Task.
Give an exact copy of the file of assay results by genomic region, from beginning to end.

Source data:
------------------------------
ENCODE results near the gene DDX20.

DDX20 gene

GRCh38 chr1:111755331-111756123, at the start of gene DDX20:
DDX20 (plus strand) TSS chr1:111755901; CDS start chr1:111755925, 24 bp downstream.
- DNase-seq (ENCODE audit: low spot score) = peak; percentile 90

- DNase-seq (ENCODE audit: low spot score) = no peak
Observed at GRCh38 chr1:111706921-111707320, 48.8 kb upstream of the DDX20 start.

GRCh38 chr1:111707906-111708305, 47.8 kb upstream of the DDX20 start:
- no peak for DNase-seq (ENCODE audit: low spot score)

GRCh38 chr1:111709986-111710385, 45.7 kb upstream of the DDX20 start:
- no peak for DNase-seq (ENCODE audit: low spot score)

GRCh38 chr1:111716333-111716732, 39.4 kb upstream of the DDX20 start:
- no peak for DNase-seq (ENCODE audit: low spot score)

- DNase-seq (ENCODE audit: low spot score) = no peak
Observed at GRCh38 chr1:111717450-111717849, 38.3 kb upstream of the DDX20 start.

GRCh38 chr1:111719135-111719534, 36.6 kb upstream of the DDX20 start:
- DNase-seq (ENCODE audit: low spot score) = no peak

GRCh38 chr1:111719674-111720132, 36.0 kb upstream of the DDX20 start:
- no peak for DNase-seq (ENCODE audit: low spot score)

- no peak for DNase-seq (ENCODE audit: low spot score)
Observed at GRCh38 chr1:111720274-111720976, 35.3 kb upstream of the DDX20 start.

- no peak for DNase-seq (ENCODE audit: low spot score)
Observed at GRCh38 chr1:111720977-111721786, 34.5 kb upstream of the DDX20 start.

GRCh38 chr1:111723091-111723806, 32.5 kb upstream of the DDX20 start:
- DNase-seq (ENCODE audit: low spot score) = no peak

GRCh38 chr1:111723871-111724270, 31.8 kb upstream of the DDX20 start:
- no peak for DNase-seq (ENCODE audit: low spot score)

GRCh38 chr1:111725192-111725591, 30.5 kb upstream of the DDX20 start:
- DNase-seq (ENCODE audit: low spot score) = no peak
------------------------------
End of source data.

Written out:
ENCODE results near the gene DDX20.

DDX20 gene

GRCh38 chr1:111755331-111756123, at the start of gene DDX20:
DDX20 (plus strand) TSS chr1:111755901; CDS start chr1:111755925, 24 bp downstream.
- DNase-seq (ENCODE audit: low spot score) = peak; percentile 90

- DNase-seq (ENCODE audit: low spot score) = no peak
Observed at GRCh38 chr1:111706921-111707320, 48.8 kb upstream of the DDX20 start.

GRCh38 chr1:111707906-111708305, 47.8 kb upstream of the DDX20 start:
- no peak for DNase-seq (ENCODE audit: low spot score)

GRCh38 chr1:111709986-111710385, 45.7 kb upstream of the DDX20 start:
- no peak for DNase-seq (ENCODE audit: low spot score)

GRCh38 chr1:111716333-111716732, 39.4 kb upstream of the DDX20 start:
- no peak for DNase-seq (ENCODE audit: low spot score)

- DNase-seq (ENCODE audit: low spot score) = no peak
Observed at GRCh38 chr1:111717450-111717849, 38.3 kb upstream of the DDX20 start.

GRCh38 chr1:111719135-111719534, 36.6 kb upstream of the DDX20 start:
- DNase-seq (ENCODE audit: low spot score) = no peak

GRCh38 chr1:111719674-111720132, 36.0 kb upstream of the DDX20 start:
- no peak for DNase-seq (ENCODE audit: low spot score)

- no peak for DNase-seq (ENCODE audit: low spot score)
Observed at GRCh38 chr1:111720274-111720976, 35.3 kb upstream of the DDX20 start.

- no peak for DNase-seq (ENCODE audit: low spot score)
Observed at GRCh38 chr1:111720977-111721786, 34.5 kb upstream of the DDX20 start.

GRCh38 chr1:111723091-111723806, 32.5 kb upstream of the DDX20 start:
- DNase-seq (ENCODE audit: low spot score) = no peak

GRCh38 chr1:111723871-111724270, 31.8 kb upstream of the DDX20 start:
- no peak for DNase-seq (ENCODE audit: low spot score)

GRCh38 chr1:111725192-111725591, 30.5 kb upstream of the DDX20 start:
- DNase-seq (ENCODE audit: low spot score) = no peak